This qualitative study used a descriptive design. It utilized inductive reasoning by drawing information from literature about role overload, burnout, and managerial coping strategies in nurses before collecting and analyzing data to make precise conclusions about their relationships. Mohamed (2016) does not explain the sample size but says that all nurses in four ICUs (postoperative, casualty, general, and coronary care units) in Assiut University Hospital were recruited. Alpha or internal consistency reliability is evident for the measurement tools, in which nursing administration experts measured their construct validity. Ethical considerations were addressed. The study protocol received authority approval, officials from the study setting gave permission to collect data, and participants gave oral informed consent. Participants were further assured of information confidentiality.
SPSS 16.0 software was utilized in both the entry and analysis of data. The presentation of this data was through descriptive statistics. Mohamed (2016) further explains that Pearson and Spearman’s rank correlations were utilized for the interrelationship assessment of variables. The researcher found no association between role overload and managerial coping strategies. Furthermore, there was no relationship between role overload and burnout. However, a positive correlation existed between burnout and the coping strategies with significant statistical differences [r = 0.49] (Mohamed, 2016). Such a thing shows that nurses with burnout are likely to use managerial coping strategies.
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Conclusion, Implications, and Recommendations
After collecting and analyzing data, the research drew some conclusions by answering the research questions. Mohamed (2016) concluded that Assiut University Hospital ICU nurses experience substantial burnout levels. They were more likely to utilize managerial coping strategies after experiencing burnout. Some of the most used coping strategies include resigned distancing, passive wishful thinking, seeking support or ventilation, and rational problem solving (Mohamed, 2016). Although seeking support had a genitive association with role overload in professional ICU nurses, the other managerial coping strategies had a positive relationship.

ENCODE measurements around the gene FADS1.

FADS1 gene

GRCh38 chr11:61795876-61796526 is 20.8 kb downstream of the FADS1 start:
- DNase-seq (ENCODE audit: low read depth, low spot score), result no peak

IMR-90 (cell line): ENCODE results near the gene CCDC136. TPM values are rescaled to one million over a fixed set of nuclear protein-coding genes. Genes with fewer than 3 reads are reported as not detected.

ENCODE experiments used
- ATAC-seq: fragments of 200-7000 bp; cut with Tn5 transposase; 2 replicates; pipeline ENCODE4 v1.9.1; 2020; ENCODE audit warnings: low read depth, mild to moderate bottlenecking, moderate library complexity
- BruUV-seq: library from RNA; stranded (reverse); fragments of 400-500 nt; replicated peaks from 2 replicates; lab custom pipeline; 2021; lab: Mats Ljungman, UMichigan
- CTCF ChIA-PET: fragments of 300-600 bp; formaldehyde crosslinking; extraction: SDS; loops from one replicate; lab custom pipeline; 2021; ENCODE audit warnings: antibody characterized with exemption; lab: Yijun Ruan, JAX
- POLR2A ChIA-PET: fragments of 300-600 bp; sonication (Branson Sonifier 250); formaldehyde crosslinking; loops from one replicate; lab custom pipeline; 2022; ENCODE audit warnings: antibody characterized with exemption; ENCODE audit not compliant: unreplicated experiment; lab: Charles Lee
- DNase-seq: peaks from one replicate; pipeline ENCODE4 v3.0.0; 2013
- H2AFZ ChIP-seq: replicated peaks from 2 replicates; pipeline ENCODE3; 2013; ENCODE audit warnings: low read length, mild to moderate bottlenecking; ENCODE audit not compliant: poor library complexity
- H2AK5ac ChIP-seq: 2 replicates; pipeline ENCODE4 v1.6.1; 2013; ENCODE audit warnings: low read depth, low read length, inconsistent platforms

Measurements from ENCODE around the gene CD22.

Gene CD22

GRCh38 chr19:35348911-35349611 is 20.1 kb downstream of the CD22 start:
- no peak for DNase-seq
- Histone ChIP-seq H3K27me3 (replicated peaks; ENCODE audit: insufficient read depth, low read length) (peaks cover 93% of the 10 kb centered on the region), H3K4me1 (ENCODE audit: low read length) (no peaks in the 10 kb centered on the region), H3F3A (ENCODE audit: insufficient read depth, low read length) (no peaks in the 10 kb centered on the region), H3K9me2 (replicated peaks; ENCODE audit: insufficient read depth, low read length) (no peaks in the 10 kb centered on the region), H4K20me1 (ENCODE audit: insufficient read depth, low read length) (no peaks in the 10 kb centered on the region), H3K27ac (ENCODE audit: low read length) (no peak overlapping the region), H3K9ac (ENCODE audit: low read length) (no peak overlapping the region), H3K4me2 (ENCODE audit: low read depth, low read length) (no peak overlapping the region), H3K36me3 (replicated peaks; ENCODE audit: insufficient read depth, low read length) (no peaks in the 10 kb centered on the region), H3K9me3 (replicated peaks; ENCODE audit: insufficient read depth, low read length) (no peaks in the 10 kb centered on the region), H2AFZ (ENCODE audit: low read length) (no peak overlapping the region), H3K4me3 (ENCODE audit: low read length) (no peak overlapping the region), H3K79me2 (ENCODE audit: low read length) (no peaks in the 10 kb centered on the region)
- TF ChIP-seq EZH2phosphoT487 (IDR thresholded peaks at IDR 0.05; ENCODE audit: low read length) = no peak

The study findings that led to recommendations of implicates nursing practice in many ways. The findings indicate that nurses experience differing levels of stress due to the variations in their work. For example, nurses who work in ICUs experience higher stress levels that their colleagues from other units. As a result, Mohamed (2016) recommends that nurse leaders and administrators should rotate these professionals from one hospital unit to the other with the aim of buffering negative experiences associated with practice settings. There is also a need to implement training programs on stress coping strategies to help these professionals effectively react to both role overload and burnout. Additionally, nurse managers should recognize passive coping as effective coping strategies to reduce role overload and burnout in nurses in addition to workforce reallocation and changing of leadership styles (Mohamed, 2016). Therefore, the findings and conclusions of this study implicate nursing practice, especially if the recommendations are implemented.
Although the study has some limitations, its strengths are essential in making generalizations of the findings. The study dwelled on only one hospital instead of taking large samples from different hospitals. Such a thing means that its results cannot be generalized to reflect the occurrence of burnout, role overload, and managerial coping strategies in other hospitals across the world. Additionally, the study only dwelled on ICUs, which makes the assertion that nurses in these units are the most affected with burnout and role overload null and void because comparisons on this issue were not studied. However, the study utilized valid and reliable data collection tools. Also, ethics were upheld during the whole research process.
Mohamed, F. R. (2016). Relationship among nurses role overload, burnout, and managerial coping strategies at intensive care units. International Journal of Nursing & Clinical Practices, 3(180), 1-6.